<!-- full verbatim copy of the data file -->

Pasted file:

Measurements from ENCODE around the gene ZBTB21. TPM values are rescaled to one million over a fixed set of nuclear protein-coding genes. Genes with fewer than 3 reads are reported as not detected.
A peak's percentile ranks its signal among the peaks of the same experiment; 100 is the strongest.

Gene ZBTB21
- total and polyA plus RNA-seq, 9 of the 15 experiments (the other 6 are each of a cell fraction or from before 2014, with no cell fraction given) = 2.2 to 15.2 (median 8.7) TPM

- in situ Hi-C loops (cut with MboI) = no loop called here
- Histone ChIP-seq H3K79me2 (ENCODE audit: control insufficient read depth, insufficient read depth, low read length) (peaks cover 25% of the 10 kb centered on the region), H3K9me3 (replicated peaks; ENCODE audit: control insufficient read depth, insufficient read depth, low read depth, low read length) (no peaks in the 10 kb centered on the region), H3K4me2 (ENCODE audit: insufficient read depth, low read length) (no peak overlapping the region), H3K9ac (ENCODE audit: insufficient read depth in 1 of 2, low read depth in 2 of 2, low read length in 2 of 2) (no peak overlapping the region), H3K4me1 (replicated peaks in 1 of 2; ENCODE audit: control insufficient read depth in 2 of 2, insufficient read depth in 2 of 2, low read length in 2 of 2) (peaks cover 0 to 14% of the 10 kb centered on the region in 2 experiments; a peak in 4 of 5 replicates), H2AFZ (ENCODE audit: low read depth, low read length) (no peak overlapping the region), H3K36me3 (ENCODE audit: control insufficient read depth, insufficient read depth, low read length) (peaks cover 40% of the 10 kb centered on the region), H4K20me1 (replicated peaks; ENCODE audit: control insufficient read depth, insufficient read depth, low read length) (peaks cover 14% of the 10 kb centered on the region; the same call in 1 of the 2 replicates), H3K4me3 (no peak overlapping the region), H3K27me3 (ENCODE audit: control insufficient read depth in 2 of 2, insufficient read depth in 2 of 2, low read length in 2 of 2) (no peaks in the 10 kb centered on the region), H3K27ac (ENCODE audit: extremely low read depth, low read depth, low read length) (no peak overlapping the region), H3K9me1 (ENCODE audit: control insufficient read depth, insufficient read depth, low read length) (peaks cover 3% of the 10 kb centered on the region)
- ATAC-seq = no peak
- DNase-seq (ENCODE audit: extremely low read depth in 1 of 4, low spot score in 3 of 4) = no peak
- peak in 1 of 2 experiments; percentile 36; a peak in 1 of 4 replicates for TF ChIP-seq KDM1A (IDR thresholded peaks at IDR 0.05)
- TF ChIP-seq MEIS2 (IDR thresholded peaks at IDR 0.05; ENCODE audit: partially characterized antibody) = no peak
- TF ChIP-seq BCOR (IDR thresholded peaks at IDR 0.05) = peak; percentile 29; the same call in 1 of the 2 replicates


Measurements from ENCODE around the gene ZBTB21. TPM values are rescaled to one million over a fixed set of nuclear protein-coding genes. Genes with fewer than 3 reads are reported as not detected.
A peak's percentile ranks its signal among the peaks of the same experiment; 100 is the strongest.

Gene ZBTB21
- total and polyA plus RNA-seq, 9 of the 15 experiments (the other 6 are each of a cell fraction or from before 2014, with no cell fraction given) = 2.2 to 15.2 (median 8.7) TPM

- in situ Hi-C loops (cut with MboI) = no loop called here
- Histone ChIP-seq H3K79me2 (ENCODE audit: control insufficient read depth, insufficient read depth, low read length) (peaks cover 25% of the 10 kb centered on the region), H3K9me3 (replicated peaks; ENCODE audit: control insufficient read depth, insufficient read depth, low read depth, low read length) (no peaks in the 10 kb centered on the region), H3K4me2 (ENCODE audit: insufficient read depth, low read length) (no peak overlapping the region), H3K9ac (ENCODE audit: insufficient read depth in 1 of 2, low read depth in 2 of 2, low read length in 2 of 2) (no peak overlapping the region), H3K4me1 (replicated peaks in 1 of 2; ENCODE audit: control insufficient read depth in 2 of 2, insufficient read depth in 2 of 2, low read length in 2 of 2) (peaks cover 0 to 14% of the 10 kb centered on the region in 2 experiments; a peak in 4 of 5 replicates), H2AFZ (ENCODE audit: low read depth, low read length) (no peak overlapping the region), H3K36me3 (ENCODE audit: control insufficient read depth, insufficient read depth, low read length) (peaks cover 40% of the 10 kb centered on the region), H4K20me1 (replicated peaks; ENCODE audit: control insufficient read depth, insufficient read depth, low read length) (peaks cover 14% of the 10 kb centered on the region; the same call in 1 of the 2 replicates), H3K4me3 (no peak overlapping the region), H3K27me3 (ENCODE audit: control insufficient read depth in 2 of 2, insufficient read depth in 2 of 2, low read length in 2 of 2) (no peaks in the 10 kb centered on the region), H3K27ac (ENCODE audit: extremely low read depth, low read depth, low read length) (no peak overlapping the region), H3K9me1 (ENCODE audit: control insufficient read depth, insufficient read depth, low read length) (peaks cover 3% of the 10 kb centered on the region)
- ATAC-seq = no peak
- DNase-seq (ENCODE audit: extremely low read depth in 1 of 4, low spot score in 3 of 4) = no peak
- peak in 1 of 2 experiments; percentile 36; a peak in 1 of 4 replicates for TF ChIP-seq KDM1A (IDR thresholded peaks at IDR 0.05)
- TF ChIP-seq MEIS2 (IDR thresholded peaks at IDR 0.05; ENCODE audit: partially characterized antibody) = no peak
- TF ChIP-seq BCOR (IDR thresholded peaks at IDR 0.05) = peak; percentile 29; the same call in 1 of the 2 replicates